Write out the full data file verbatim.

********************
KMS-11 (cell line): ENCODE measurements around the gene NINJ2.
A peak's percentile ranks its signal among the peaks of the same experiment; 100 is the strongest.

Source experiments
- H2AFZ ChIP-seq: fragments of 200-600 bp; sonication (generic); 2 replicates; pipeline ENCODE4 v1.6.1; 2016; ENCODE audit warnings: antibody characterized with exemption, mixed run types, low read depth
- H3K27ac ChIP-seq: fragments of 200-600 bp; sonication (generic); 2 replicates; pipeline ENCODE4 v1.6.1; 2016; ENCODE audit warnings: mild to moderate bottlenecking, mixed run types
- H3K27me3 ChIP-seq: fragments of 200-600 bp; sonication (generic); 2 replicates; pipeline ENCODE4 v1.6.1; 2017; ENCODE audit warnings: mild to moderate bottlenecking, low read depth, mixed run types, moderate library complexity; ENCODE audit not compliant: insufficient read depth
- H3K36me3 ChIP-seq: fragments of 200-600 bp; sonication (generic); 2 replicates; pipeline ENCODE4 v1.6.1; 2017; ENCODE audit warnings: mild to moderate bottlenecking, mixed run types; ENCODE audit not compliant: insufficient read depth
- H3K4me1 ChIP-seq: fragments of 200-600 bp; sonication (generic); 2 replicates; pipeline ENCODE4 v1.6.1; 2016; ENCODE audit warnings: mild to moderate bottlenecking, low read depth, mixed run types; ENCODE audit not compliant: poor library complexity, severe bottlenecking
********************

KMS-11 (cell line): ENCODE measurements around the gene NINJ2.
A peak's percentile ranks its signal among the peaks of the same experiment; 100 is the strongest.

Source experiments
- H2AFZ ChIP-seq: fragments of 200-600 bp; sonication (generic); 2 replicates; pipeline ENCODE4 v1.6.1; 2016; ENCODE audit warnings: antibody characterized with exemption, mixed run types, low read depth
- H3K27ac ChIP-seq: fragments of 200-600 bp; sonication (generic); 2 replicates; pipeline ENCODE4 v1.6.1; 2016; ENCODE audit warnings: mild to moderate bottlenecking, mixed run types
- H3K27me3 ChIP-seq: fragments of 200-600 bp; sonication (generic); 2 replicates; pipeline ENCODE4 v1.6.1; 2017; ENCODE audit warnings: mild to moderate bottlenecking, low read depth, mixed run types, moderate library complexity; ENCODE audit not compliant: insufficient read depth
- H3K36me3 ChIP-seq: fragments of 200-600 bp; sonication (generic); 2 replicates; pipeline ENCODE4 v1.6.1; 2017; ENCODE audit warnings: mild to moderate bottlenecking, mixed run types; ENCODE audit not compliant: insufficient read depth
- H3K4me1 ChIP-seq: fragments of 200-600 bp; sonication (generic); 2 replicates; pipeline ENCODE4 v1.6.1; 2016; ENCODE audit warnings: mild to moderate bottlenecking, low read depth, mixed run types; ENCODE audit not compliant: poor library complexity, severe bottlenecking